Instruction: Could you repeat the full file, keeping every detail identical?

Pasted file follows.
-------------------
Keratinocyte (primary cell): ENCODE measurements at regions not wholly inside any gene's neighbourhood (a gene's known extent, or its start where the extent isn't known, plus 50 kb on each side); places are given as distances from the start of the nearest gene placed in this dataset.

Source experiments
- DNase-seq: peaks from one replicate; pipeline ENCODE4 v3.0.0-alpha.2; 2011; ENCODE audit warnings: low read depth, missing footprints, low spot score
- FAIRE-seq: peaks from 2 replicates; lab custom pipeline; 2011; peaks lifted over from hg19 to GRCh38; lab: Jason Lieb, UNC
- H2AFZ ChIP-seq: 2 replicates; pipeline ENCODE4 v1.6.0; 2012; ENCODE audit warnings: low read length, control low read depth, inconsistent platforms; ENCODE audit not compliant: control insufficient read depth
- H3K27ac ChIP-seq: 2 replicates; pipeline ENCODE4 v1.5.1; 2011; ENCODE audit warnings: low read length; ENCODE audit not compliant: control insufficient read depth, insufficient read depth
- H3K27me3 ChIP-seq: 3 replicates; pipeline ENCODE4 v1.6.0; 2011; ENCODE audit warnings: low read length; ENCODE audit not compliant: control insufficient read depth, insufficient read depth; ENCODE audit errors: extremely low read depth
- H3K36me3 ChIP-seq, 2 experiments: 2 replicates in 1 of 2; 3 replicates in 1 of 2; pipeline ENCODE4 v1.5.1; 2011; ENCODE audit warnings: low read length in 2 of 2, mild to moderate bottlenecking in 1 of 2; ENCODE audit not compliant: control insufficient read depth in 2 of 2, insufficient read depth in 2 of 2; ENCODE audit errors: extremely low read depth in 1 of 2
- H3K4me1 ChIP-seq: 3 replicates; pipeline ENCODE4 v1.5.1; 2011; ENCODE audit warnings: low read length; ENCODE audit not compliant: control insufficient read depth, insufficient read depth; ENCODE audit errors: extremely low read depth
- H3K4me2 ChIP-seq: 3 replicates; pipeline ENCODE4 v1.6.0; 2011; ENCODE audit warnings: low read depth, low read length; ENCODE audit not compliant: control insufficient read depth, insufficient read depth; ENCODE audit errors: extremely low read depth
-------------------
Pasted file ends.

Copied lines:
Keratinocyte (primary cell): ENCODE measurements at regions not wholly inside any gene's neighbourhood (a gene's known extent, or its start where the extent isn't known, plus 50 kb on each side); places are given as distances from the start of the nearest gene placed in this dataset.

Source experiments
- DNase-seq: peaks from one replicate; pipeline ENCODE4 v3.0.0-alpha.2; 2011; ENCODE audit warnings: low read depth, missing footprints, low spot score
- FAIRE-seq: peaks from 2 replicates; lab custom pipeline; 2011; peaks lifted over from hg19 to GRCh38; lab: Jason Lieb, UNC
- H2AFZ ChIP-seq: 2 replicates; pipeline ENCODE4 v1.6.0; 2012; ENCODE audit warnings: low read length, control low read depth, inconsistent platforms; ENCODE audit not compliant: control insufficient read depth
- H3K27ac ChIP-seq: 2 replicates; pipeline ENCODE4 v1.5.1; 2011; ENCODE audit warnings: low read length; ENCODE audit not compliant: control insufficient read depth, insufficient read depth
- H3K27me3 ChIP-seq: 3 replicates; pipeline ENCODE4 v1.6.0; 2011; ENCODE audit warnings: low read length; ENCODE audit not compliant: control insufficient read depth, insufficient read depth; ENCODE audit errors: extremely low read depth
- H3K36me3 ChIP-seq, 2 experiments: 2 replicates in 1 of 2; 3 replicates in 1 of 2; pipeline ENCODE4 v1.5.1; 2011; ENCODE audit warnings: low read length in 2 of 2, mild to moderate bottlenecking in 1 of 2; ENCODE audit not compliant: control insufficient read depth in 2 of 2, insufficient read depth in 2 of 2; ENCODE audit errors: extremely low read depth in 1 of 2
- H3K4me1 ChIP-seq: 3 replicates; pipeline ENCODE4 v1.5.1; 2011; ENCODE audit warnings: low read length; ENCODE audit not compliant: control insufficient read depth, insufficient read depth; ENCODE audit errors: extremely low read depth
- H3K4me2 ChIP-seq: 3 replicates; pipeline ENCODE4 v1.6.0; 2011; ENCODE audit warnings: low read depth, low read length; ENCODE audit not compliant: control insufficient read depth, insufficient read depth; ENCODE audit errors: extremely low read depth